Tides and Waves

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  • Topic: Tidal power, Tide, Moon
  • Pages : 6 (2006 words )
  • Download(s) : 38
  • Published : April 10, 2013
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1.0 What Causes the Tides
Tides are periodic rises and falls of large bodies of water. Tides are caused by the gravitational interaction between the earth and the moon. Tides are the cyclic rising and falling of earth's ocean surface caused by the tidal forces of the moon and the sun acting on the earth . Tides cause changes in the depth of the sea and produce oscillating currents known as tidal streams, making prediction of tides important for coastal navigation. The strip of seashore that is submerged at high tide and exposed at low tide, the intertidal zone , is an important ecological product of ocean tides. The relative distance of the Moon from the Earth also affects tide heights. When the moon is at perigee the range is increased and when it is at apogee the range is reduced. The moon's gravity differential field at the surface of the earth is known as the Tide Generating Force . This is the primary mechanism that drives tidal action and explains two bulges, accounting for two high tides per day. Other forces, such as the Sun's gravity, also add to tidal action. The moon exerts its gravitational pull differently on different parts of the earth. The farther away the Moon, the weaker its pull.

Figure 1.0: Imagine a shell of the outer Earth , this diagram shows the Moon's gravity differential over the thickness of the shell. 1.1 Spring Tides and Neap Tides
Spring tides are especially strong tides. They occur when the earth, the sun, and the moon are in a line. The gravitational forces of the moon and the sun both contribute to the tides. Spring tides occur during the full moon and the new moon. The eccentricity of the orbit of the moon in this illustration is greatly exaggerated. The Proxigean Spring Tide is a rare, unusually high tide. This very high tide occurs when the moon is both unusually close to the Earth (at its closest perigee, called the proxigee ) and in the New Moon phase (when the Moon is between the Sun and the Earth). The proxigean spring tide occurs at most once every 1.5 years. Neap tides are especially weak tides. They occur when the gravitational forces of the Moon and the Sun are perpendicular to one another (with respect to the earth). Neap tides occur during quarter moons.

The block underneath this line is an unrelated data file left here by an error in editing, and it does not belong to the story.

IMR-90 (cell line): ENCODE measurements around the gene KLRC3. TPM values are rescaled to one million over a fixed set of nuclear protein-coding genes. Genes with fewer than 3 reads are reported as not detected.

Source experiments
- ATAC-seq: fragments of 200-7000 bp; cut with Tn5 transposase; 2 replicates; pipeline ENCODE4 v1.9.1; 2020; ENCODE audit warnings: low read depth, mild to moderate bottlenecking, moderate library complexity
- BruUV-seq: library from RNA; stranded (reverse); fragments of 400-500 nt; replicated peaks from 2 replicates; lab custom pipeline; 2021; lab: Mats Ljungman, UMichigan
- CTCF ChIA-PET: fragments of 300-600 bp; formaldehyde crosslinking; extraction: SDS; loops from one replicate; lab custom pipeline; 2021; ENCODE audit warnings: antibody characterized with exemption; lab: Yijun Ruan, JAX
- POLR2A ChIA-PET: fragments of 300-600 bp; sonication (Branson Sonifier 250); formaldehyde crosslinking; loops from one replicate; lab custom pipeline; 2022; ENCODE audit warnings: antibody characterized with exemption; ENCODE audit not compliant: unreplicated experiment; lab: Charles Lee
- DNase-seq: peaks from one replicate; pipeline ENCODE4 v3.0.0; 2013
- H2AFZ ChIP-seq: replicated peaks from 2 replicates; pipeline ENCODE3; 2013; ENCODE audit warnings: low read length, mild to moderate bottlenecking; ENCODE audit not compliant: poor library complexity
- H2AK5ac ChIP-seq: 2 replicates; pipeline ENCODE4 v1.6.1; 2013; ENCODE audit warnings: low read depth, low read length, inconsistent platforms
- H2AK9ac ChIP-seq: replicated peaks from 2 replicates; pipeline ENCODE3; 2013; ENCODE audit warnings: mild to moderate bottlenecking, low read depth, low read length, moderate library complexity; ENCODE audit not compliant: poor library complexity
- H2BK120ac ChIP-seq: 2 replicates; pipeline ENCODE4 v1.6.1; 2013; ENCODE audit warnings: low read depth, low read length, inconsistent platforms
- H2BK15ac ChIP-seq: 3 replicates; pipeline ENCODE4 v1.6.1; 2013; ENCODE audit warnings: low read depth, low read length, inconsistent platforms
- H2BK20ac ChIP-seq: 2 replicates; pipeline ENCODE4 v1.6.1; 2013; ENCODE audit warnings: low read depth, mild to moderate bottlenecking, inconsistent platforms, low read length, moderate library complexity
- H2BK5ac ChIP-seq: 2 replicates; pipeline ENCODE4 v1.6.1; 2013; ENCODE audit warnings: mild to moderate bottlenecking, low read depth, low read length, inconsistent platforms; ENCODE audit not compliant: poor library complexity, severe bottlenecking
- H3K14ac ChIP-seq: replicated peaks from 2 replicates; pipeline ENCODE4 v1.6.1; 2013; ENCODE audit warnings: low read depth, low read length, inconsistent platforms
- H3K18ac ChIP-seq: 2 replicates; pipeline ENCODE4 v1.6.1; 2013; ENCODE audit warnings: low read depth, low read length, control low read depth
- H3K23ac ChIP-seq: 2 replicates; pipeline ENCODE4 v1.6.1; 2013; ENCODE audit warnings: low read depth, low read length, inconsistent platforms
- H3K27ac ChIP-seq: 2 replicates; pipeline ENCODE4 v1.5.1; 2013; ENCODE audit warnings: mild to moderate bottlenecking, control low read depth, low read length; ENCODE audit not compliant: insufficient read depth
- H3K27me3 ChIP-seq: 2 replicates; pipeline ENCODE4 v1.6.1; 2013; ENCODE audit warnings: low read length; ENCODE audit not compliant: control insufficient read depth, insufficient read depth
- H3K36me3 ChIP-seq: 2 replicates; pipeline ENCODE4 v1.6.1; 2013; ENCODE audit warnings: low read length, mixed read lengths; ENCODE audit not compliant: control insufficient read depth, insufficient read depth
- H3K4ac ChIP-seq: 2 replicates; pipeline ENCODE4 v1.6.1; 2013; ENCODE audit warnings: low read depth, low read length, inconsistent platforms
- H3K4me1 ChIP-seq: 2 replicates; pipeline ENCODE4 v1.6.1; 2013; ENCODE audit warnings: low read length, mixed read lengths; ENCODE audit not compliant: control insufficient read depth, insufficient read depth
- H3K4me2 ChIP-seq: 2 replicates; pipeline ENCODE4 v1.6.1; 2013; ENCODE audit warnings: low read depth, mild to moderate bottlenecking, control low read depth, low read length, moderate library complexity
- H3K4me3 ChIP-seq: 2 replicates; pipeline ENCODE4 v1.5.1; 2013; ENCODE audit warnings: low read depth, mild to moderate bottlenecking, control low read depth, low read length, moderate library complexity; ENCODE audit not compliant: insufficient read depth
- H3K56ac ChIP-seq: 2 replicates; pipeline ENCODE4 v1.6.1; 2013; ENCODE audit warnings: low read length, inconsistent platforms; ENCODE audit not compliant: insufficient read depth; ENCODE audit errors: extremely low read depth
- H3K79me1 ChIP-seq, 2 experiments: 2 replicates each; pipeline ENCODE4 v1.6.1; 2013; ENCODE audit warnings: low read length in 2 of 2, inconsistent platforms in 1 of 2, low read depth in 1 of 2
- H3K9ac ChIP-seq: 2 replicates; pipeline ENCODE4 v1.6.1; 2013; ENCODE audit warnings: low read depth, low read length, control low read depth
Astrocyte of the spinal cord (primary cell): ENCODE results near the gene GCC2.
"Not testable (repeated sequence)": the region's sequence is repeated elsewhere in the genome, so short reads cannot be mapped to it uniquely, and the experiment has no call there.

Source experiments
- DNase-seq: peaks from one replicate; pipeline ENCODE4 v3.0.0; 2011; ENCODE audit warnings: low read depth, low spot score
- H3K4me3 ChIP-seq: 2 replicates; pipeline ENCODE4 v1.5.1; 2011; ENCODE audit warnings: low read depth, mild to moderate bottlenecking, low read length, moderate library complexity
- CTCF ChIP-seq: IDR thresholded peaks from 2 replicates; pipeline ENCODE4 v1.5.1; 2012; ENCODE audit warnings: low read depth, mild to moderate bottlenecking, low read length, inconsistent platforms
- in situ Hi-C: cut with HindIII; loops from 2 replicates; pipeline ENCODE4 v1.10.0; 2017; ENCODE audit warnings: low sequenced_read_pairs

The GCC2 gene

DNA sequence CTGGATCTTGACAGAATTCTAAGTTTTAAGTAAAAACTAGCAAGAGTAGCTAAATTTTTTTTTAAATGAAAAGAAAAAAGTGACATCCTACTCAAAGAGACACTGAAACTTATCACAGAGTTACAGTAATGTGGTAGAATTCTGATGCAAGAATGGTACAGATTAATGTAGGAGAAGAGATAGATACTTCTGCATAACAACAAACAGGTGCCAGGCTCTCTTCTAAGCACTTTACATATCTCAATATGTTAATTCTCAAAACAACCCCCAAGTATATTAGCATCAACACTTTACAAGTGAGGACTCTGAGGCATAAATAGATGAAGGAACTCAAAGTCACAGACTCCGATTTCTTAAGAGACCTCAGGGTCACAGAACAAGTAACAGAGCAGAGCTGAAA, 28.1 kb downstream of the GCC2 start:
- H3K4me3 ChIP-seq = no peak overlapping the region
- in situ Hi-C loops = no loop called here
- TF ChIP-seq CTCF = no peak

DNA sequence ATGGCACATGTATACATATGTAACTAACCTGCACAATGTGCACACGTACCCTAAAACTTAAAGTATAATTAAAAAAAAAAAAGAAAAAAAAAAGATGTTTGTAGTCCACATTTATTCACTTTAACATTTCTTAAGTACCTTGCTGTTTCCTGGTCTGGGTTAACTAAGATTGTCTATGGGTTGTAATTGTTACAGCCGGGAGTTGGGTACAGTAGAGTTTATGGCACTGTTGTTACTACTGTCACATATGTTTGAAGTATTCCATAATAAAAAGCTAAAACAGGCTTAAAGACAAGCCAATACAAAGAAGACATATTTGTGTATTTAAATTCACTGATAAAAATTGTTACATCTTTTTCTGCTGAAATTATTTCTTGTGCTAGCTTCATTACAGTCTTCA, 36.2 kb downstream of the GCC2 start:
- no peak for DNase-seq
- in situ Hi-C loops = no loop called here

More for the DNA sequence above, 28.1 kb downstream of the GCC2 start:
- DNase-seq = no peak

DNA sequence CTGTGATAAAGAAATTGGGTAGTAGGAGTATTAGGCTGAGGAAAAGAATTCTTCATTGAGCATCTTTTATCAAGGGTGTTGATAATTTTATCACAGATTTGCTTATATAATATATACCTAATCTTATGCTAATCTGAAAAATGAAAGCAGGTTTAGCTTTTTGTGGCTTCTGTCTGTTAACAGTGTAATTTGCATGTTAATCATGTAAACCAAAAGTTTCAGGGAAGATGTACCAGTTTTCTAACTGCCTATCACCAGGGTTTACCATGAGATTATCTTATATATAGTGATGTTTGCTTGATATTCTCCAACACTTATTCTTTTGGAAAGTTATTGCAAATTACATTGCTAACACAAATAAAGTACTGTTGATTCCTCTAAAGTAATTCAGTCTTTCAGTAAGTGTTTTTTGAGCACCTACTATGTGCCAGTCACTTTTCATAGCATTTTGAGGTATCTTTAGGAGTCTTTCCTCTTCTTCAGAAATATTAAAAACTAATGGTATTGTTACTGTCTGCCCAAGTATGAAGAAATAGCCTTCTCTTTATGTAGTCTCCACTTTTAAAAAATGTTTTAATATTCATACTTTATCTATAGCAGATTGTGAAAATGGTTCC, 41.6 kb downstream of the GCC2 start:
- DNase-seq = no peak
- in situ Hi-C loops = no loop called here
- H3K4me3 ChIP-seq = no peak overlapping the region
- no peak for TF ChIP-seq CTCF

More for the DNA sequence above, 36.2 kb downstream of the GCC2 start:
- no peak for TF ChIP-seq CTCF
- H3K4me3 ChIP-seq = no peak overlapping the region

idal Range
The tidal range is the vertical difference between the highest high tide and the lowest low tide . In other words, it is the difference in height between high and low tides. The most extreme tidal range will occur around the time of the full or new moons , when gravity of both the sun and moon are pulling the same way ( new moon ), or exact opposite way ( full ). The typical tidal range in the open ocean is about 0.6 meters (2 feet). As you get closer to the coast, however, this range gets much greater. Coastal tidal ranges vary globally and can differ anywhere from 1.8 meters to 3 meters (6–10 feet).

1.3 Tidal Power
Tidal Energy sometimes called tidal power is the power achieved by capturing the energy contained in moving water currents tides and open ocean currents . There are two types of energy systems that can be used to extract energy, kinetic energy and potential energy. Kinetic energy happens when the moving water of rivers tides and open ocean currents and the rise and fall of the tides that uses the height difference between ebbing and surging tides and potential energy from the difference in height (or head ) between high and low tides. The former method, which was generating energy from tidal currents, is considered much more feasible today then building ocean-based dams or barrages that flood eco systems and are expensive to build. Tidal power is classified as a renewable energy source, because tides are caused by the orbital mechanics of the solar system and to a lesser extent the surface effect of winds and are considered inexhaustible within a human timeframe. The root source of the energy comes from the slow...
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